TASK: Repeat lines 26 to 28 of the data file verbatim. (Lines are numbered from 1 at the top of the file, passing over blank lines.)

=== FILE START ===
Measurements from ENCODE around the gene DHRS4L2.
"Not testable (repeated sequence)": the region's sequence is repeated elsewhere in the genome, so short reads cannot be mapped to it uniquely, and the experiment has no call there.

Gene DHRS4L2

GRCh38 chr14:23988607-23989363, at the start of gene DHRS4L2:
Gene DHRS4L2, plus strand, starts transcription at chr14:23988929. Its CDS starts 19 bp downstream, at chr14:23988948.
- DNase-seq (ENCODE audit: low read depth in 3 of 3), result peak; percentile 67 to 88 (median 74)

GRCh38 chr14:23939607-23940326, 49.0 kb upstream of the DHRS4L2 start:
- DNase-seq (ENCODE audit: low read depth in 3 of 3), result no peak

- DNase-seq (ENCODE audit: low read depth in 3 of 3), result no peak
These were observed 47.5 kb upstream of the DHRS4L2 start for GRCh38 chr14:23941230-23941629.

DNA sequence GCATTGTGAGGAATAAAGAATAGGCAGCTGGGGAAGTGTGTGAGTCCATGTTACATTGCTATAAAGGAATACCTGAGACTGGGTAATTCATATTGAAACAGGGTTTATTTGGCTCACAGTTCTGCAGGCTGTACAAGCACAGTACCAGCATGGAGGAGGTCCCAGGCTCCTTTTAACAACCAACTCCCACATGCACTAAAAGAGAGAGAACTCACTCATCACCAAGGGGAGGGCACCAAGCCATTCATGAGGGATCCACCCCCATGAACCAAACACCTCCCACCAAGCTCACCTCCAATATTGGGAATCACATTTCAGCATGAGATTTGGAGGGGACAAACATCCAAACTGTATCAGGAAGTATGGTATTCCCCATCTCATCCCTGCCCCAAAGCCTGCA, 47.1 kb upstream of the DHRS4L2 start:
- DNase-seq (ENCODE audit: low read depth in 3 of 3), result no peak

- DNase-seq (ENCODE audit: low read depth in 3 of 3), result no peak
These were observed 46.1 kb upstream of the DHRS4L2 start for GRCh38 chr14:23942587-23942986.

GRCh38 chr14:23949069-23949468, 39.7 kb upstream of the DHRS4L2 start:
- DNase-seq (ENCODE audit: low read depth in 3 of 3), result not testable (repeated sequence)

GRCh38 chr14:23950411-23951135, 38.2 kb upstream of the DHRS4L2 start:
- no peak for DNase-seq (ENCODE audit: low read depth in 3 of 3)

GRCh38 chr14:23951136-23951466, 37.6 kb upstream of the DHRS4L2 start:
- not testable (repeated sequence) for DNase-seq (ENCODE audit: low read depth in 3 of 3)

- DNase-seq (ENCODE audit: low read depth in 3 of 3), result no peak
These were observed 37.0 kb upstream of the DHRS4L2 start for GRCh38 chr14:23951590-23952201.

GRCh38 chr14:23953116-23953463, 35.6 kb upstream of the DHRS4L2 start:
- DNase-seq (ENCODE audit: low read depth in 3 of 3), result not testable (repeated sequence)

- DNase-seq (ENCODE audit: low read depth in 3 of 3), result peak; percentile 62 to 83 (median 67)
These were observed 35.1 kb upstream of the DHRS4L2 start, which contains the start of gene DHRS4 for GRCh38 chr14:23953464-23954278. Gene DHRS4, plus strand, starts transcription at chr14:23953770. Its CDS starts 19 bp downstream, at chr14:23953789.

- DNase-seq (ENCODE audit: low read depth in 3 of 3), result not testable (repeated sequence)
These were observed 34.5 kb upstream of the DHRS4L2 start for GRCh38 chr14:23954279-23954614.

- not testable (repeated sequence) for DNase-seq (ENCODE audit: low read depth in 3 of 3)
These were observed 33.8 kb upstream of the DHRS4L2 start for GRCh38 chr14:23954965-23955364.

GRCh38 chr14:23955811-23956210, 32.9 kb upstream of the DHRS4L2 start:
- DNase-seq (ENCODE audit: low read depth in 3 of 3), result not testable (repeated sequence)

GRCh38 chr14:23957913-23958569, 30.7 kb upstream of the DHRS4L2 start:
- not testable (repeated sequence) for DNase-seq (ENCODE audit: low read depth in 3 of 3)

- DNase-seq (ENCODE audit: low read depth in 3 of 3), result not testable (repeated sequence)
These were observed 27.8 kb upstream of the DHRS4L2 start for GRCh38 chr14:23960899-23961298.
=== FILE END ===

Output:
These were observed 35.1 kb upstream of the DHRS4L2 start, which contains the start of gene DHRS4 for GRCh38 chr14:23953464-23954278. Gene DHRS4, plus strand, starts transcription at chr14:23953770. Its CDS starts 19 bp downstream, at chr14:23953789.

- DNase-seq (ENCODE audit: low read depth in 3 of 3), result not testable (repeated sequence)
These were observed 34.5 kb upstream of the DHRS4L2 start for GRCh38 chr14:23954279-23954614.